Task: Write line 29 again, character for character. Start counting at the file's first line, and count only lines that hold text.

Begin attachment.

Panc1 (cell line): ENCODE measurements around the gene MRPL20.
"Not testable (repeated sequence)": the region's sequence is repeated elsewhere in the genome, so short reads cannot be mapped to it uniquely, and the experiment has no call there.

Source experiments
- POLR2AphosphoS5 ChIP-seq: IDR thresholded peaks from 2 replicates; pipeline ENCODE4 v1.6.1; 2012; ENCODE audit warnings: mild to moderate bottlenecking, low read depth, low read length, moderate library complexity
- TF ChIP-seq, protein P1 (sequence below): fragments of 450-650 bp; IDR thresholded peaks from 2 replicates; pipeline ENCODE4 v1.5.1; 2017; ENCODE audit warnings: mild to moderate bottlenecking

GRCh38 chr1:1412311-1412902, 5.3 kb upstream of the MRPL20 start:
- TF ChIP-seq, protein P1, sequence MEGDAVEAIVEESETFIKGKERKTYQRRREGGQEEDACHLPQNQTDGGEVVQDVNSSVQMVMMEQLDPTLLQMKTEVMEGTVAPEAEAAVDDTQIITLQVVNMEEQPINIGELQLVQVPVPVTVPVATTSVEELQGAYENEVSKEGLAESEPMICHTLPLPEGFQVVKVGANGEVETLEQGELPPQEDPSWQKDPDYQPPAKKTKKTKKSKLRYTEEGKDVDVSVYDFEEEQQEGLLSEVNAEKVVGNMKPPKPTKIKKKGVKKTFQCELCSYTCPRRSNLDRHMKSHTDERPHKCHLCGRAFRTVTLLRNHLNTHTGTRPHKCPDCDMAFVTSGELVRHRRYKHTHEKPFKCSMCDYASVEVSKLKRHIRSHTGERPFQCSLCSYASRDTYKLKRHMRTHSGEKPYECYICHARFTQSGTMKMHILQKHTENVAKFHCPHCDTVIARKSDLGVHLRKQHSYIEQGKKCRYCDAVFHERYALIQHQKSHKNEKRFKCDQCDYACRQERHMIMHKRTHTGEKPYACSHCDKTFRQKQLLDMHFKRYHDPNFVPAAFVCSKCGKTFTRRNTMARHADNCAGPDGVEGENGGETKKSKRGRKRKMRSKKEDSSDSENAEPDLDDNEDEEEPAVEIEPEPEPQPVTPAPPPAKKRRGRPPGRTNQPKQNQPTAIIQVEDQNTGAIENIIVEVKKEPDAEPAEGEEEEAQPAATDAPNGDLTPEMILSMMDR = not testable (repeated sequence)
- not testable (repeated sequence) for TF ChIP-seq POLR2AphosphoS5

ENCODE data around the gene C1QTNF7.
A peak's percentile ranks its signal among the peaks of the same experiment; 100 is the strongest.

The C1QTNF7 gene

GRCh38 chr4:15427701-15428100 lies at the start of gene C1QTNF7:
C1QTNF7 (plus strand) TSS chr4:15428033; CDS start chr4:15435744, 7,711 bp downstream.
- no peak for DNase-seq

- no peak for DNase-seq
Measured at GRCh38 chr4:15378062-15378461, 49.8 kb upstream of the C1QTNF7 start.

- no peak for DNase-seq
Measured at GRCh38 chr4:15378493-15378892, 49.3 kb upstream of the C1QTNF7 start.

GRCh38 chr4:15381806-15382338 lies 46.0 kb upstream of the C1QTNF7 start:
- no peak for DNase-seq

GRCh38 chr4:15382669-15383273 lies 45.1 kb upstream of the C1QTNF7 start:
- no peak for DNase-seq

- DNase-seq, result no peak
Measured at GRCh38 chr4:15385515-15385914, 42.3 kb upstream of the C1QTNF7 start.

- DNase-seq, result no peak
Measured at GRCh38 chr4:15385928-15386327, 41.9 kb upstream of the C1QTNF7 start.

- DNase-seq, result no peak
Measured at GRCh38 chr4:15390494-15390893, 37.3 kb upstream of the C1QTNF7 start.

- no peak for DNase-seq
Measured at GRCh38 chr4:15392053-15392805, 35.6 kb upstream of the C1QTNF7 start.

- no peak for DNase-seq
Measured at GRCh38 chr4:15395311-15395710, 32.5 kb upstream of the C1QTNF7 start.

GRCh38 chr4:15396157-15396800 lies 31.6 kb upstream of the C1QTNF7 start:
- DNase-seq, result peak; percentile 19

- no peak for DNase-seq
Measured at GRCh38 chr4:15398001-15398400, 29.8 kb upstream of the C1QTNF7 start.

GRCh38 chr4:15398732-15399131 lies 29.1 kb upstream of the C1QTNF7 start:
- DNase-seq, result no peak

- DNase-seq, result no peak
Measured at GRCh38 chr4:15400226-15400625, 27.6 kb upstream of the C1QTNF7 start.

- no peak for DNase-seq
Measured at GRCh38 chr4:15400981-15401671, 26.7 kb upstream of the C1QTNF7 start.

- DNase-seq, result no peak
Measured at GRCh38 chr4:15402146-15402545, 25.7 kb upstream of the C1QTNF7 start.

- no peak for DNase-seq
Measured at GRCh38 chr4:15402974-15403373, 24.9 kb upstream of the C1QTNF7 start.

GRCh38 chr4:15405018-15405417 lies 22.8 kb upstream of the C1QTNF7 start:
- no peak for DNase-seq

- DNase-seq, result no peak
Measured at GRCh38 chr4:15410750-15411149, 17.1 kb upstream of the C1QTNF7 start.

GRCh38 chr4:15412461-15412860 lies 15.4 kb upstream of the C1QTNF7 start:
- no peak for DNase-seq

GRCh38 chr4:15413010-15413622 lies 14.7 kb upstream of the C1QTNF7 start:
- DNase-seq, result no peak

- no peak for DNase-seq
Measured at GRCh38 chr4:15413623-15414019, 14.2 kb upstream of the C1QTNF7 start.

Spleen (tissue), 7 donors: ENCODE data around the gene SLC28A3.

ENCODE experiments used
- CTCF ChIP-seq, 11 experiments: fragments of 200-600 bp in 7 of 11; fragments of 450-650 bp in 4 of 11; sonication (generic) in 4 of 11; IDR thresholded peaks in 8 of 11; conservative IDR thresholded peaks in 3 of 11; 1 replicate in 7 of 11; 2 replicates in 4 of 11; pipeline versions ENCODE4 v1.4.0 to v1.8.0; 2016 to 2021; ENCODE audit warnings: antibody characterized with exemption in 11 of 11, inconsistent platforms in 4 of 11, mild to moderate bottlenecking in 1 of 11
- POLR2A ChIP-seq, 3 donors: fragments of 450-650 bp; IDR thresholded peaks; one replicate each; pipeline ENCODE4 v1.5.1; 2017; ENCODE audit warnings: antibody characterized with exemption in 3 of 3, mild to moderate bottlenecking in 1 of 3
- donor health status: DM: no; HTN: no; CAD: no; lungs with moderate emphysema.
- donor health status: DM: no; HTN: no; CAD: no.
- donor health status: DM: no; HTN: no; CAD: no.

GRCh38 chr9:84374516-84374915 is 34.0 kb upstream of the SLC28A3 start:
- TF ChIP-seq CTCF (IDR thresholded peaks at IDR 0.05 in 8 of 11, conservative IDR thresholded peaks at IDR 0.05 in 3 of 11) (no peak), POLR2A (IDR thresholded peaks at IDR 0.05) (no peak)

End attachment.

- no peak for DNase-seq